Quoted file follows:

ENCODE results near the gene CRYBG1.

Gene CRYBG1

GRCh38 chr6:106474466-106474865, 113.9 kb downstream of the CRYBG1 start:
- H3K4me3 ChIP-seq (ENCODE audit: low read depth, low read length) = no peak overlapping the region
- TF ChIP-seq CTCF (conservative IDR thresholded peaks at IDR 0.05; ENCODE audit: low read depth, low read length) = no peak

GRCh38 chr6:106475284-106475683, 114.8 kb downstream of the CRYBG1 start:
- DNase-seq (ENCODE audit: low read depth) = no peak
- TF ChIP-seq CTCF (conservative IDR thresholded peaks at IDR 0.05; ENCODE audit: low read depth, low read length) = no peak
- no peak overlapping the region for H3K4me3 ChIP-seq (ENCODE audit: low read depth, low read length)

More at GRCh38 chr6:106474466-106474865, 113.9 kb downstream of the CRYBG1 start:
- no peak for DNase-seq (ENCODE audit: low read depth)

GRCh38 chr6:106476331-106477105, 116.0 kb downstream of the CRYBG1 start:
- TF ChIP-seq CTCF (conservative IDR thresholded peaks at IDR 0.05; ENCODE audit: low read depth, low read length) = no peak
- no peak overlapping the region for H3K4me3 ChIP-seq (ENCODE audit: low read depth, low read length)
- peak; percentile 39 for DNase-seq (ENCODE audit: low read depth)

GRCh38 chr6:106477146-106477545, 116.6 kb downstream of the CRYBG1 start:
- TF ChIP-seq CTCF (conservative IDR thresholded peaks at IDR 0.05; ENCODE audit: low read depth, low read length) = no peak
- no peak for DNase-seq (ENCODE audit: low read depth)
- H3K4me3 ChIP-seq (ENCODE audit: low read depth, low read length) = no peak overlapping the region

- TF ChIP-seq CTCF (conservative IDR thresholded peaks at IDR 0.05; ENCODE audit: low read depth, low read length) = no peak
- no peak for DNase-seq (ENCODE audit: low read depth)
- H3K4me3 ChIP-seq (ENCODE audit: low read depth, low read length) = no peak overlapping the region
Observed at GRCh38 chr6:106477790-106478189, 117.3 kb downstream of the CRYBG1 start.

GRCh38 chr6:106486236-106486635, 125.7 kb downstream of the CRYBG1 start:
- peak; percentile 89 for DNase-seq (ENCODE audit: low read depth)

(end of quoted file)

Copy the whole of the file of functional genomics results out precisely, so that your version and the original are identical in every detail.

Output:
ENCODE results near the gene CRYBG1.

Gene CRYBG1

GRCh38 chr6:106474466-106474865, 113.9 kb downstream of the CRYBG1 start:
- H3K4me3 ChIP-seq (ENCODE audit: low read depth, low read length) = no peak overlapping the region
- TF ChIP-seq CTCF (conservative IDR thresholded peaks at IDR 0.05; ENCODE audit: low read depth, low read length) = no peak

GRCh38 chr6:106475284-106475683, 114.8 kb downstream of the CRYBG1 start:
- DNase-seq (ENCODE audit: low read depth) = no peak
- TF ChIP-seq CTCF (conservative IDR thresholded peaks at IDR 0.05; ENCODE audit: low read depth, low read length) = no peak
- no peak overlapping the region for H3K4me3 ChIP-seq (ENCODE audit: low read depth, low read length)

More at GRCh38 chr6:106474466-106474865, 113.9 kb downstream of the CRYBG1 start:
- no peak for DNase-seq (ENCODE audit: low read depth)

GRCh38 chr6:106476331-106477105, 116.0 kb downstream of the CRYBG1 start:
- TF ChIP-seq CTCF (conservative IDR thresholded peaks at IDR 0.05; ENCODE audit: low read depth, low read length) = no peak
- no peak overlapping the region for H3K4me3 ChIP-seq (ENCODE audit: low read depth, low read length)
- peak; percentile 39 for DNase-seq (ENCODE audit: low read depth)

GRCh38 chr6:106477146-106477545, 116.6 kb downstream of the CRYBG1 start:
- TF ChIP-seq CTCF (conservative IDR thresholded peaks at IDR 0.05; ENCODE audit: low read depth, low read length) = no peak
- no peak for DNase-seq (ENCODE audit: low read depth)
- H3K4me3 ChIP-seq (ENCODE audit: low read depth, low read length) = no peak overlapping the region

- TF ChIP-seq CTCF (conservative IDR thresholded peaks at IDR 0.05; ENCODE audit: low read depth, low read length) = no peak
- no peak for DNase-seq (ENCODE audit: low read depth)
- H3K4me3 ChIP-seq (ENCODE audit: low read depth, low read length) = no peak overlapping the region
Observed at GRCh38 chr6:106477790-106478189, 117.3 kb downstream of the CRYBG1 start.

GRCh38 chr6:106486236-106486635, 125.7 kb downstream of the CRYBG1 start:
- peak; percentile 89 for DNase-seq (ENCODE audit: low read depth)